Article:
Kikam notes that some black women choose to remove their DPN for cosmetic purposes. He said that “DPN can be removed via several methods,” such as snip excision, light curettage with or without anesthesia, light electrodessication, or cryotherapy. “But in darker skinned individuals, this should always be weighed against the risk of hyperpigmentation or hypopigmentation and scarring which can be more unsightly than the lesion itself, if not done correctly,” he adds.
In talking to more Black women with DPN, I found that few of us cared about the health implications. Kendra Jeel is an influencer whose focus is empowering women and is very transparent on TikTok, so I DMed her to ask how she felt about her DPN.
Jeel said that his DPN gradually became more pronounced as he got older. “Because my skin becomes more visible as I age, it reminds me of my mother’s beauty,” she says. “It never took away from its beauty, even though I used to view it as something scary (wishing I didn’t get it). But I have seen that with them, I changed my perspective on aging and beauty changed too.”
Is There a Way to Prevent or Treat DPN?
“DPN cannot be prevented,” explained Kikam. “We don’t know the cause, but we do know there is a genetic predisposition to DPN.”
However, it may have something to do with sun exposure, which is often the biggest concern dermatologists warn patients about, even black and melanated people.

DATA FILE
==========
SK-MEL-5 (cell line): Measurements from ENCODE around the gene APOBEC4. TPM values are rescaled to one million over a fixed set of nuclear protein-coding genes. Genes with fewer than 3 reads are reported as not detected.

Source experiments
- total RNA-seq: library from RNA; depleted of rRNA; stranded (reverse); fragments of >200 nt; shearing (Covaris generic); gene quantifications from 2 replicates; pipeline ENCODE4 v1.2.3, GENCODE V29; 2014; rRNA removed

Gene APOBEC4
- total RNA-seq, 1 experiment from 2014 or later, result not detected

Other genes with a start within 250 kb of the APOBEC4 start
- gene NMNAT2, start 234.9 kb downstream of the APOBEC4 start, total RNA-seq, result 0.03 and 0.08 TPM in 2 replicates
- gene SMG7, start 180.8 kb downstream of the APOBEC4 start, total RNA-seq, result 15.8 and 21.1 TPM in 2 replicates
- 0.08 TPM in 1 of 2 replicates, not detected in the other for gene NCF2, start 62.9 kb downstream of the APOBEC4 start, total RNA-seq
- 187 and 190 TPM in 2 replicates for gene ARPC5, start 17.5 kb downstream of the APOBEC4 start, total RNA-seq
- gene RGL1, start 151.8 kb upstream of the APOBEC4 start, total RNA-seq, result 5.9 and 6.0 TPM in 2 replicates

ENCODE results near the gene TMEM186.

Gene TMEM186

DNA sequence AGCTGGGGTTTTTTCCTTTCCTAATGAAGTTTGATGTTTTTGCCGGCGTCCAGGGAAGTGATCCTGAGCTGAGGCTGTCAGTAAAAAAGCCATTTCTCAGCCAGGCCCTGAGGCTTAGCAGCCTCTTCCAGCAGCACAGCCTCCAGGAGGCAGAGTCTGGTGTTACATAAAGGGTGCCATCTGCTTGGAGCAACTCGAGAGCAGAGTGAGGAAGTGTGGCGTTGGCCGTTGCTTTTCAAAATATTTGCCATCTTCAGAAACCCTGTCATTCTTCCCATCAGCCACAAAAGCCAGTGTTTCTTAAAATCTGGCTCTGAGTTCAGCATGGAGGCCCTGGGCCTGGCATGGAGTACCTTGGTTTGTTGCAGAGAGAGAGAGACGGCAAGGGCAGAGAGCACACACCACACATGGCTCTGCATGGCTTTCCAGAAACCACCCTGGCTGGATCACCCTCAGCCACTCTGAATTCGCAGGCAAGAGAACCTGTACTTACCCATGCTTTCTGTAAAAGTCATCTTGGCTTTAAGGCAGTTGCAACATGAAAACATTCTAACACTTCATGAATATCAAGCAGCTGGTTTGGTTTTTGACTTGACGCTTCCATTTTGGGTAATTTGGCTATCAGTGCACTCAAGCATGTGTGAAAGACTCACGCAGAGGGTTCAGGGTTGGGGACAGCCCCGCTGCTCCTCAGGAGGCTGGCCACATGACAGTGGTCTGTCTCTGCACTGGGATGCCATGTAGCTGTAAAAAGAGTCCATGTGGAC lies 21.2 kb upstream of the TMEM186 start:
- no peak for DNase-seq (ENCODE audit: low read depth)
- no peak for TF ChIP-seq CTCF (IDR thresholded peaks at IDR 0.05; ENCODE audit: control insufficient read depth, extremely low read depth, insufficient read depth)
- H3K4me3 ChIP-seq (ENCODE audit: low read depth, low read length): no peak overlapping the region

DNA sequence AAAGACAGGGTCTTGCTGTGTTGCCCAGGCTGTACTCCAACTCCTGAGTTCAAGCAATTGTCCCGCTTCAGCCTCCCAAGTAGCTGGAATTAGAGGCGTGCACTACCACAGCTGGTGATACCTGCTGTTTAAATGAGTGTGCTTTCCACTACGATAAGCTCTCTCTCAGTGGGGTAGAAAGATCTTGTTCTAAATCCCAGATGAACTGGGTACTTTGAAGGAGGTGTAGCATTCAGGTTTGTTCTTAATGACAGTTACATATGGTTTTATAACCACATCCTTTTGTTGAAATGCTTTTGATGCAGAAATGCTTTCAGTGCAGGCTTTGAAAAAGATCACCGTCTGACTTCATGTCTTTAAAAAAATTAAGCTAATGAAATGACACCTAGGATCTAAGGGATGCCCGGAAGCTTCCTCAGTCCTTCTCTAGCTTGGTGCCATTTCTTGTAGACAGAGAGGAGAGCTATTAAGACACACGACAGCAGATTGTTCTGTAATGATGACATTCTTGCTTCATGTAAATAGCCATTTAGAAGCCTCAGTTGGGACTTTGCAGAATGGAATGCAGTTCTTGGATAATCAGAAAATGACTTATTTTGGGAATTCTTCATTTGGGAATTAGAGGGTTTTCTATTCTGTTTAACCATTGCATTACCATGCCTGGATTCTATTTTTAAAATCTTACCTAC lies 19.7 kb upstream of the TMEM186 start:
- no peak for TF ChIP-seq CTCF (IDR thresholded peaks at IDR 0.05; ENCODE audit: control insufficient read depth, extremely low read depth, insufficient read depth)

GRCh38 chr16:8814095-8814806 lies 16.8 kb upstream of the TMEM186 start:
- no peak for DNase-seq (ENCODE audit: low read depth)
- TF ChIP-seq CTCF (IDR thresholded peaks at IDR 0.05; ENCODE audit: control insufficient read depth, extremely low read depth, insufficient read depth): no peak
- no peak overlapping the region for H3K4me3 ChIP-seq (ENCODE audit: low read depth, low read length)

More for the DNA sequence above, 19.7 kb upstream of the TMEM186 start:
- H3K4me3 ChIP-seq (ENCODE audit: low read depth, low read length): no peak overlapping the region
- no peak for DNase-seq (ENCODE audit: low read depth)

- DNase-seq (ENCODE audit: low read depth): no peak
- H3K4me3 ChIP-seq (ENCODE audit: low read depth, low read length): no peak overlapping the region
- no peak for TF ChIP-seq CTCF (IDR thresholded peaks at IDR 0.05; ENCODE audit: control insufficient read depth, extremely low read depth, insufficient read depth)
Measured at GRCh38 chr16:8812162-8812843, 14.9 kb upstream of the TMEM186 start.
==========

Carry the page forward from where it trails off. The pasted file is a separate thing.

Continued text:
“DPN tends to occur mainly in areas of the body that are exposed to sunlight, such as the head, neck and upper body,” said Kikam. “So although we don’t know the primary cause of the lesions, we think there is a potential association with cumulative sun exposure that cannot be excluded.”
According to the DPN medical review, previous research showed that “dark-skinned patients using topical treatments for artificial depigmentation experienced exacerbation of DPN, possibly due to decreased UV (ultraviolet) protection from skin pigment loss.” The general overview states that exposure to UV light may play a role in the development of DPN, but Kikam said that this could not be said with certainty as the cause.
Caring for skin with DPN includes two main requirements: keeping the skin protected from sunlight, and maintaining moisture so it doesn’t dry out.
Kikam emphasized that it is important for black people to protect their skin from the sun. “I strongly and frequently emphasize the use of sun protection in the form of sunscreen, wide-brimmed hats and scarves to minimize exposure to UV rays,” said Kikam.
She also recommends these products, none of which will leave a white cast on dark skin: TIZO Photoceutical AM Replenish Lightly Tinted SPF 40 broad spectrum mineral sunscreen with antioxidants, Venus Williams’ Eleven broad spectrum 100% mineral Unrivaled Sun Serum 35 SPF, and EltaMD UV Elements Broad Spectrum SPF 44 Tinted.
Like many other women with DPN, my features became more apparent later in life. And as a 37-year-old millennial, I’ve developed my own skincare routine that makes me feel beautiful. I never viewed my DPN as anything unfavorable, as I always found it beautiful and enjoyed compliments from people, even from those who asked, “Are your ‘freckles’ real?” For me, I often say that it’s the chocolate chips that make my face so much cuter.